14Dec/160

Telcos’ Customer Experience Management: A tech-enabled data-driven revolution

lubrano

Sophie Lubrano,
Director of Studies, "Telecom Strategies" Business Unit, IDATE DigiWorld
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Customer experience draws primarily on customers’ network usage and their perceived quality, as well as their interaction with the telco’s different services (sales, support and administrative), whatever the communication channel.

Customer Experience Management, or CEM, is the term used for the programmes implemented to improve customer experience.

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A complex but essential undertaking

In what is now a saturated market, it is essential that operators pay heed to customer experience if they are to retain the loyalty of their subscribers. Yet telcos have fallen behind their counterparts in other sectors, particularly OTT players.

A sophisticated CEM strategy relies on the consolidation of all customer information, not just subscription data and historical contact with the operator, but also network usage, geolocation and even comments posted on forums. Such a complex undertaking is far from being implemented by telcos, who sometimes struggle to reconcile their mixed and mobile databases. Verizon is a typical example of a company with organisational silos, whose fixed and mobile operations are two clearly separate entities.

Customer experience also implies a change in corporate culture, with each employee is required to serve the customer. This implies a sizable managerial undertaking and the involvement of senior management is therefore essential.

Customer experience incorporates increasingly cutting-edge technologies

The digitisation of communication channels is gathering momentum, including stores (interactive kiosks, click & collect services) and call centres (agents communicating with customers via chats or messaging).

In order to minimise their costs, operators are installing increasingly intelligent automated solutions. Websites host virtual agents based on artificial intelligence, while call centres use interactive voice servers with speech recognition technology. Telcos can also draw on the technological tools developed by the Internet giants: data analytics, predictive analytics, profiling, event processing and biometric authentication, as well as artificial intelligence, chatbots, machine learning and even blockchain.

Yet the human aspect remains an essential, differentiating factor

Websites offer chat options and social networks are developing in this area. User forums provide an ideal intermediate solution, offering the human aspect but less costly.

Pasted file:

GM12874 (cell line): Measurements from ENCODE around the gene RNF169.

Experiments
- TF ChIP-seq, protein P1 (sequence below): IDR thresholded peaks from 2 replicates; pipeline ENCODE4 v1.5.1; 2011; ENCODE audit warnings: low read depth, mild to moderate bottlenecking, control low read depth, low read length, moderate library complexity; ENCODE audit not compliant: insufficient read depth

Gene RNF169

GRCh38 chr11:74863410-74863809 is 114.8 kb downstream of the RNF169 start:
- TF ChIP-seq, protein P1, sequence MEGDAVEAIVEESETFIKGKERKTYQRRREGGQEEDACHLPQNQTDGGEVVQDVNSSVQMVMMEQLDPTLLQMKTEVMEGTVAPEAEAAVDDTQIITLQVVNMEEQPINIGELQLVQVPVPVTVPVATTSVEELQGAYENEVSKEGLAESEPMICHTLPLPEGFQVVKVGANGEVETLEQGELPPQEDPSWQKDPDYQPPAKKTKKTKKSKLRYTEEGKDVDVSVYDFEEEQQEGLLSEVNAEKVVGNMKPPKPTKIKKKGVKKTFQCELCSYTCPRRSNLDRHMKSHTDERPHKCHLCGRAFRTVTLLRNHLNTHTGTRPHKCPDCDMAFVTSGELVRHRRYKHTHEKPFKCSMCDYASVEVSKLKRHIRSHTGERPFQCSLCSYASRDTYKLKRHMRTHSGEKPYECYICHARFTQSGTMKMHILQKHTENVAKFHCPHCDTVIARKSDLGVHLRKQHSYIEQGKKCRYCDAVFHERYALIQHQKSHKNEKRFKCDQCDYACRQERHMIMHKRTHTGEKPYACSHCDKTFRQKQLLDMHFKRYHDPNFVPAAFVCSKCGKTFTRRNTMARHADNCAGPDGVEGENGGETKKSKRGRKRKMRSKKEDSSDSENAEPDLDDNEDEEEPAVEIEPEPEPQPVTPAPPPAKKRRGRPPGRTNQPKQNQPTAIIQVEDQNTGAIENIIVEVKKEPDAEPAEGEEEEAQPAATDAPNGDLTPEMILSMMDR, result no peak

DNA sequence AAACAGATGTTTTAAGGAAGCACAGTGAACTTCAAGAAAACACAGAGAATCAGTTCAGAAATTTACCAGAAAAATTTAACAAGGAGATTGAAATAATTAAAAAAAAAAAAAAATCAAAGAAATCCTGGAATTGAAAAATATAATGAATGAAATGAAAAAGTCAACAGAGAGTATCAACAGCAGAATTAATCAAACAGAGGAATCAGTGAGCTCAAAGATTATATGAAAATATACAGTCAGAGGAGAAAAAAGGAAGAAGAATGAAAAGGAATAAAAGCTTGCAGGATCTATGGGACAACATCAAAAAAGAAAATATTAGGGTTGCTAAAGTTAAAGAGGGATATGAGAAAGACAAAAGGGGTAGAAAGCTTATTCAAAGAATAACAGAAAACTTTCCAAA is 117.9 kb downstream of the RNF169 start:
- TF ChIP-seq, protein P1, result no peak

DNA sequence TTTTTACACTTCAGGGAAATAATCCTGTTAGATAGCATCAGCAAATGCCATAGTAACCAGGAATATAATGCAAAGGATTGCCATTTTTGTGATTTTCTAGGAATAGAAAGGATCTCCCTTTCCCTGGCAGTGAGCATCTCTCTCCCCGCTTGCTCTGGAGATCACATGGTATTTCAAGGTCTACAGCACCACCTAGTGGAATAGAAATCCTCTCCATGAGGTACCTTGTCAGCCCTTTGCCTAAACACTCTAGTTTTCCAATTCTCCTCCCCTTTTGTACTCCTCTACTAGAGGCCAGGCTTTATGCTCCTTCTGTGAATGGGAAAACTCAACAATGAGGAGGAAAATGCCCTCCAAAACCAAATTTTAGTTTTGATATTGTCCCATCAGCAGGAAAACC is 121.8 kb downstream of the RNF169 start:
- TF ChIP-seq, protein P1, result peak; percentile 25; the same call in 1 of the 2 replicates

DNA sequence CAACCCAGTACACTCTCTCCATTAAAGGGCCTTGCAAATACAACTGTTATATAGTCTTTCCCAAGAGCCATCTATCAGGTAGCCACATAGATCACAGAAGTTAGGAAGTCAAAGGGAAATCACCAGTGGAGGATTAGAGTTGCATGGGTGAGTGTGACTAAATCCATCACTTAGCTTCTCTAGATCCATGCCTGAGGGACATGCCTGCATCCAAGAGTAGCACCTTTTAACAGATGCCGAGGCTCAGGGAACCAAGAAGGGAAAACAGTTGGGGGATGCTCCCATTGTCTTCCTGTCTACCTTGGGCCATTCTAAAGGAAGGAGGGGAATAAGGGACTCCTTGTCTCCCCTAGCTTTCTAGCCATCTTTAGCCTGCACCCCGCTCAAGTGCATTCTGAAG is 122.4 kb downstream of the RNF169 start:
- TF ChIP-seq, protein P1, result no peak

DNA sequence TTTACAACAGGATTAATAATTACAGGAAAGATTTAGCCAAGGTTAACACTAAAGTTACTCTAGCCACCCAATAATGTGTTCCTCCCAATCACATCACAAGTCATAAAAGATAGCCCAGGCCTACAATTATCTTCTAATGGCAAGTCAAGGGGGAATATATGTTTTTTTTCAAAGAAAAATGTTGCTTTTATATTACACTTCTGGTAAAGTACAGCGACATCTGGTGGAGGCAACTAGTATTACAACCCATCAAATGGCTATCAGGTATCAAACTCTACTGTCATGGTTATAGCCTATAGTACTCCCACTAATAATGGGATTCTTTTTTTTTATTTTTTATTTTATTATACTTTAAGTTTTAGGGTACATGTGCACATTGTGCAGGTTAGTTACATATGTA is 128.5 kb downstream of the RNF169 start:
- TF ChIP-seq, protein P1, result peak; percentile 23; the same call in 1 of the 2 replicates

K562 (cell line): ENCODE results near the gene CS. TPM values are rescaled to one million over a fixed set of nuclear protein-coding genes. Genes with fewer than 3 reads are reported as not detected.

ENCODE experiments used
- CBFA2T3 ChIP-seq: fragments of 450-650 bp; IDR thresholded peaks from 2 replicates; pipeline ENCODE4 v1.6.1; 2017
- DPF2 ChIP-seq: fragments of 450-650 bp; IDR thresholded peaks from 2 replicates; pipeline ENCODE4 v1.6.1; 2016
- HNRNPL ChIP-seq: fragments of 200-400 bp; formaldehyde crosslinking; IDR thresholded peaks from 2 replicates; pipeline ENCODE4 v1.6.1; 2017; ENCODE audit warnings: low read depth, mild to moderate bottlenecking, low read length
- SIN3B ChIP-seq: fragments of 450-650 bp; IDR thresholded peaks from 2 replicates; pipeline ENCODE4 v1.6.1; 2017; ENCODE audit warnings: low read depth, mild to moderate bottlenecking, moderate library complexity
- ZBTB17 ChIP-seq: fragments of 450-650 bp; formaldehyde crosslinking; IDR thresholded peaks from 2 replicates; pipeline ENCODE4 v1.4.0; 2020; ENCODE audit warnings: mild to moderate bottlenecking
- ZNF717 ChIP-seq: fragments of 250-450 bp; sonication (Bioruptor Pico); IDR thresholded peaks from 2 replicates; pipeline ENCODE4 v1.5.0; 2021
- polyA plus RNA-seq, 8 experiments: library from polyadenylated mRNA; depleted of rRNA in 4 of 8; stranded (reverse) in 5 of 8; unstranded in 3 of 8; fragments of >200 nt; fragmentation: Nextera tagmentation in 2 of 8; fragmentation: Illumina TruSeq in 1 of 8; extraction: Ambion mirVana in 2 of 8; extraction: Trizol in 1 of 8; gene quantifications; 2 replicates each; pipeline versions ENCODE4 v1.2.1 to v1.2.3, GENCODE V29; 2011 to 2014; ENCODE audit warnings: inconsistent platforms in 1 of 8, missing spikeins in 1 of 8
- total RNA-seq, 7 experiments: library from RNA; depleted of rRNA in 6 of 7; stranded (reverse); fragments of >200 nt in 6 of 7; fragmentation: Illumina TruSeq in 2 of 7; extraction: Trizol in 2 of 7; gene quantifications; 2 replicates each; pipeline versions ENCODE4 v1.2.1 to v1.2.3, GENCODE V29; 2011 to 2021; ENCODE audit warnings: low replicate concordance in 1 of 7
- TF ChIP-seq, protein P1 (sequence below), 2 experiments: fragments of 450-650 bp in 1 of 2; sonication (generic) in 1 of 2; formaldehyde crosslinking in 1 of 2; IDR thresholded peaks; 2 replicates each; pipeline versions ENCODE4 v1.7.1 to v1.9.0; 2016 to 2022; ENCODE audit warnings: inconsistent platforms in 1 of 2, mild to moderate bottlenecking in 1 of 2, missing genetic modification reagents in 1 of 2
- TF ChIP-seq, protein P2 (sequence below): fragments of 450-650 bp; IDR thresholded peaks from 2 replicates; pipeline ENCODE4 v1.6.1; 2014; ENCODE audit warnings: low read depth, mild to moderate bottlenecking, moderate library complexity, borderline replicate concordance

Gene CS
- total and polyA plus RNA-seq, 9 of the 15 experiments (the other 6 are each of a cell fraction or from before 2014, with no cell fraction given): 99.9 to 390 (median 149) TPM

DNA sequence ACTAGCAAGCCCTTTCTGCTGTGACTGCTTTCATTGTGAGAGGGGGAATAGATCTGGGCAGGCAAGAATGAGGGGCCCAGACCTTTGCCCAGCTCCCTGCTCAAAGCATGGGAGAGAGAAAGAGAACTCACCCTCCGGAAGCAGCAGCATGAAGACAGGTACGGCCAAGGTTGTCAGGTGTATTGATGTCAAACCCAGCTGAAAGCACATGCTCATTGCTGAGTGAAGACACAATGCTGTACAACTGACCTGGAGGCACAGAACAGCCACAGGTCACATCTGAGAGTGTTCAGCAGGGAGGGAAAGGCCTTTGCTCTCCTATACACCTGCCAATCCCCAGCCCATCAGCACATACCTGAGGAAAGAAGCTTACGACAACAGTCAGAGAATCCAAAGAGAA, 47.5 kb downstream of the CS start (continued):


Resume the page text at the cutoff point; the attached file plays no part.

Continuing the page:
Faced with competition from low-cost operators, the big telcos are taking their stores more upmarket with a focus on customer experience, in an effort to enhance customer loyalty and expand the range of subscriber services, particularly connected objects.

Opportunities for innovation: social media, mobile and personalised services

Social networks also represent a new means of communication between operator and subscriber. They offer a wealth of information that can be used to match the best message and solution to each individual customer.

While telcos are clearly aware that mobile is an essential link between operator and subscriber, the applications rolled out so far are seeing only limited success. Mobile represents a considerable opportunity in terms of innovation for telcos, who can combine usage and geolocation data to offer solutions that are both personalised and contextual, and even to position themselves as trusted third parties.

The key challenge of CEM is to incorporate data from customers’ various interactions with the operator and their social networks. Operators can use analytics tools to offer personalised solutions to customers, anticipating and meeting their needs as they gradually wind down the traditional communication channels (which are more costly). In particular, the fine-tuning of contextual solutions based on usage (Vodafone targeting subscribers going skiing abroad, for example) is still a relatively untapped growth outlet.

This process could also be used for other ends: optimising network deployment by closely analysing network usage or evaluating customer experience data (incorporating geolocation data in particular), which could then be sold to third parties.

Delve deeper about Telecom Customer Experience Management with the following IDATE DigiWorld market report

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